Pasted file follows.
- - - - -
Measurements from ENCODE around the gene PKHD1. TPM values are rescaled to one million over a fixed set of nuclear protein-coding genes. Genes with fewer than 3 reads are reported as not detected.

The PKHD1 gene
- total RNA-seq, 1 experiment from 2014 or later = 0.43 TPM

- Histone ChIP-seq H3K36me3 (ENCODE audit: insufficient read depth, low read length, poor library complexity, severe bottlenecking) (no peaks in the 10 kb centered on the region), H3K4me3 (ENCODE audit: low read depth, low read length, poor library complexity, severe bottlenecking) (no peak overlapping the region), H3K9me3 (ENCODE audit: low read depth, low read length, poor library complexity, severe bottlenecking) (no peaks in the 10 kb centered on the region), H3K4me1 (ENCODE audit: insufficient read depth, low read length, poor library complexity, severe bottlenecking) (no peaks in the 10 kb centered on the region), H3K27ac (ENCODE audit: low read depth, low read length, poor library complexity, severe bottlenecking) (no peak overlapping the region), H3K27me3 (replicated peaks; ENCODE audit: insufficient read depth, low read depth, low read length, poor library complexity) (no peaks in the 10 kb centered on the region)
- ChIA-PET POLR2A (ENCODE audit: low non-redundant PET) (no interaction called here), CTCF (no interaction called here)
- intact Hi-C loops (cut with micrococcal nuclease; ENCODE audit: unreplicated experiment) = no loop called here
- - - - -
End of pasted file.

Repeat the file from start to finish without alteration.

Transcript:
Measurements from ENCODE around the gene PKHD1. TPM values are rescaled to one million over a fixed set of nuclear protein-coding genes. Genes with fewer than 3 reads are reported as not detected.

The PKHD1 gene
- total RNA-seq, 1 experiment from 2014 or later = 0.43 TPM

- Histone ChIP-seq H3K36me3 (ENCODE audit: insufficient read depth, low read length, poor library complexity, severe bottlenecking) (no peaks in the 10 kb centered on the region), H3K4me3 (ENCODE audit: low read depth, low read length, poor library complexity, severe bottlenecking) (no peak overlapping the region), H3K9me3 (ENCODE audit: low read depth, low read length, poor library complexity, severe bottlenecking) (no peaks in the 10 kb centered on the region), H3K4me1 (ENCODE audit: insufficient read depth, low read length, poor library complexity, severe bottlenecking) (no peaks in the 10 kb centered on the region), H3K27ac (ENCODE audit: low read depth, low read length, poor library complexity, severe bottlenecking) (no peak overlapping the region), H3K27me3 (replicated peaks; ENCODE audit: insufficient read depth, low read depth, low read length, poor library complexity) (no peaks in the 10 kb centered on the region)
- ChIA-PET POLR2A (ENCODE audit: low non-redundant PET) (no interaction called here), CTCF (no interaction called here)
- intact Hi-C loops (cut with micrococcal nuclease; ENCODE audit: unreplicated experiment) = no loop called here